History

Although the ingredients of the BLT have existed for many years, there is little evidence of BLT sandwich recipes prior to 1900. In the 1903 Good Housekeeping Everyday Cook Book, a recipe for a club sandwich included bacon, lettuce, tomato, mayonnaise and a slice of turkey sandwiched between two slices of bread. Whilst the 1929 book Seven Hundred Sandwiches does include a section on bacon sandwiches, the recipes often include pickles and none contain tomato.

The BLT became popular after World War II because of the rapid expansion of supermarkets, which allowed ingredients to be available year-round. The initials, representing "bacon, lettuce, tomato", likely began in the American restaurant industry as shorthand for the sandwich, but it is unclear when this transferred to the public consciousness.

Popularity

According to food historian John Mariani, it is the second most popular sandwich in the US, after the ham sandwich, and a poll by OnePoll in 2008 showed that it was the "nation's favorite" sandwich in the UK.

BLT sandwiches are most commonly eaten in the summer in the US, reducing stockpiles of pork and causing high pork prices towards the end of the season. A study commissioned by Hellmann's and Best Foods Mayonnaise compared the sandwich choices of 3,000 Americans to their answers from personality tests, the results of which suggested that people who preferred BLT sandwiches were "conscientious perfectionists".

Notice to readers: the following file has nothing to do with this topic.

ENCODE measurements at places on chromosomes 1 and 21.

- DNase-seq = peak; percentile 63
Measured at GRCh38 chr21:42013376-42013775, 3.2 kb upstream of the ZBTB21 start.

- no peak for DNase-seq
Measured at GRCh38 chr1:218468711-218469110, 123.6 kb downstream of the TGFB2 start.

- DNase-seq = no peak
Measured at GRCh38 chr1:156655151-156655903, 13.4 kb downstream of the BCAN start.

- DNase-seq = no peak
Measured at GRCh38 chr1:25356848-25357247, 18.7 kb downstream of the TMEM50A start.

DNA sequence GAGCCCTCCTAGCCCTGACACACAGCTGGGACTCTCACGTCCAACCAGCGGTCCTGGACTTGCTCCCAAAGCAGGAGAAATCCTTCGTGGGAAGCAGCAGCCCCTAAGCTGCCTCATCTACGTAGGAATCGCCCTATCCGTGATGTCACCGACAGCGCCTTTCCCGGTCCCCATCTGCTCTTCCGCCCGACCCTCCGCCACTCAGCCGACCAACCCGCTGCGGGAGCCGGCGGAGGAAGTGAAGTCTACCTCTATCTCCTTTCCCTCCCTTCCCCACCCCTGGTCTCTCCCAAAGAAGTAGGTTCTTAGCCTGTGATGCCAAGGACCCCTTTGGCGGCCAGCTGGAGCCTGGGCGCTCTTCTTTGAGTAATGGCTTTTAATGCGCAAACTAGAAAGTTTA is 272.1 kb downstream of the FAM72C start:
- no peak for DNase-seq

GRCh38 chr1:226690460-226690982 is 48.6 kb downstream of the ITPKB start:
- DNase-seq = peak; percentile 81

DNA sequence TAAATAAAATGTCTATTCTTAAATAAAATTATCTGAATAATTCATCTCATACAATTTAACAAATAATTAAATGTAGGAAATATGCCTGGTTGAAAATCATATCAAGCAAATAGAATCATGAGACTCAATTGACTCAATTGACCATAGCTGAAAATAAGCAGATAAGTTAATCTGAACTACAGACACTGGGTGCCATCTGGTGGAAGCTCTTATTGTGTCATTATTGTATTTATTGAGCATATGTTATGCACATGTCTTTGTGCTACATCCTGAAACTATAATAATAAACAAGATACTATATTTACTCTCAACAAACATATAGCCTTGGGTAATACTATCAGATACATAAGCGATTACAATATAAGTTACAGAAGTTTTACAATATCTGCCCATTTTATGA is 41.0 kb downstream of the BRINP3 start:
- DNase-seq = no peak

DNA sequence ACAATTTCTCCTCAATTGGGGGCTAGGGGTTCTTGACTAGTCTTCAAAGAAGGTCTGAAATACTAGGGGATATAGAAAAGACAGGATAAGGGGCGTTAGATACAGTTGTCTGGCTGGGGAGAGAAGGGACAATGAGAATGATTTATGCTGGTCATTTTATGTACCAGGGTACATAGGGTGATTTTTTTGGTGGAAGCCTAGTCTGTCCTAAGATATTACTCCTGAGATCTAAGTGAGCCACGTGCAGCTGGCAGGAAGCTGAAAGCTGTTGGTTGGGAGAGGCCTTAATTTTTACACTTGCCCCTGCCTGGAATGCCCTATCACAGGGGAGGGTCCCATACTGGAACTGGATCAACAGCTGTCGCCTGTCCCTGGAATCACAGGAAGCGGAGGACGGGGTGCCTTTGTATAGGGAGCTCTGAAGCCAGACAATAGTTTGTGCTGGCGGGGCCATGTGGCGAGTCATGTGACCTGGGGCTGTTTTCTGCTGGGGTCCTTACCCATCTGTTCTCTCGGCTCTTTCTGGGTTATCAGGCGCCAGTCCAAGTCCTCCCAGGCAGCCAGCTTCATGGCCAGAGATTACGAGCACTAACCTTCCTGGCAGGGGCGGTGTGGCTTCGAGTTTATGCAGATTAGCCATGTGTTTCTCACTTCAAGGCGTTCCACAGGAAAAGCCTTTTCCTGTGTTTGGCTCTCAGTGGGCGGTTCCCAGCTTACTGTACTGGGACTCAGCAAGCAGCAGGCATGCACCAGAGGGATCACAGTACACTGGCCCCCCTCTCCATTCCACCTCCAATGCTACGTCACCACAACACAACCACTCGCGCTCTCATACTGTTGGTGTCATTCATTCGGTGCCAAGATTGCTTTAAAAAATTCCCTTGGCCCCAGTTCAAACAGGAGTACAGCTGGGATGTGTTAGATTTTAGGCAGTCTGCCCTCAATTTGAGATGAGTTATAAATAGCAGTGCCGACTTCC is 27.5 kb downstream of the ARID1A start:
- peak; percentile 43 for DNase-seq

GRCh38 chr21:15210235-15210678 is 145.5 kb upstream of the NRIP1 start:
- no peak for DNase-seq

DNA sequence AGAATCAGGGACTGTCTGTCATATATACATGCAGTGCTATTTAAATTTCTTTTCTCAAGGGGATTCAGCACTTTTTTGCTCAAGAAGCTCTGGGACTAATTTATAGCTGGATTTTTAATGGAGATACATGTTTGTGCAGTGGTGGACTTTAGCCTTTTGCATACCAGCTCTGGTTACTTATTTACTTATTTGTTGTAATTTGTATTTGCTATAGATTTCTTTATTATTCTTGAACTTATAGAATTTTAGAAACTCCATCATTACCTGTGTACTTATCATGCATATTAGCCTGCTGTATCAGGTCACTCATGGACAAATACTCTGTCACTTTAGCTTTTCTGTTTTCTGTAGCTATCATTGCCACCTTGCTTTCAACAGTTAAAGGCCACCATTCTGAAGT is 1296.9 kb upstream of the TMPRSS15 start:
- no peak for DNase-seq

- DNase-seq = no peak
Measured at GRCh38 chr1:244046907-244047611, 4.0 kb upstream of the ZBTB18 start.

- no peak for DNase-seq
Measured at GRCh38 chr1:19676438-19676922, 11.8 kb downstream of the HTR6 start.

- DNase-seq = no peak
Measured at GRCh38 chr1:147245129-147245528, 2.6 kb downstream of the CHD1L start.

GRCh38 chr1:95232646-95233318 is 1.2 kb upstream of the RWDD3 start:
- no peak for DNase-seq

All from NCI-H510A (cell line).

BLT in culture

In 1963, pop art sculptor Claes Oldenburg created a giant BLT sandwich sculpture, currently on display at the Whitney Museum of American Art. It measures 32 by 39 inches and uses vinyl, kapok and wood, painted in acrylic. Every time it is moved, it must be restacked, which means it varies between exhibits. The artist has said that he has not set it up personally since its creation in 1963.

In 2003, a record for the world's largest BLT was created by Michele Anna Jordan, measuring 108 feet in length. It was prepared at a 2003 tomato festival in Sonoma County, California and had a total area of 14,976 square feet.  In 2008, Marie Ganister and Glenda Castelli created a 146 feet BLT – a sandwich which was originally planned with Jordan. The record was broken again the Iron Barley restaurant in St. Louis, Missouri, with a BLT measuring 179 feet, and is currently held by Bentley Dining Services for their 2009 attempt, measuring 209 feet 1 inch.

In 2004, the New Statesman reported that the sandwich chosen by a politician as his "favorite" is loaded with political symbolism.  For example, it suggested that a Chicken Tikka sandwich would be a "gentle nod to an imperial past and a firm statement of a multicultural present and future."

The article went on to explain that the then Leader of the Opposition William Hague had accused the then Prime Minister Tony Blair of being a hypocrite with regards to food, telling one portion of society that his favorite meal was fish and chips and another that it was a fresh fettuccine dish. The conclusion of the article was that Blair choose the BLT as his favorite sandwich, which appeals to all classes.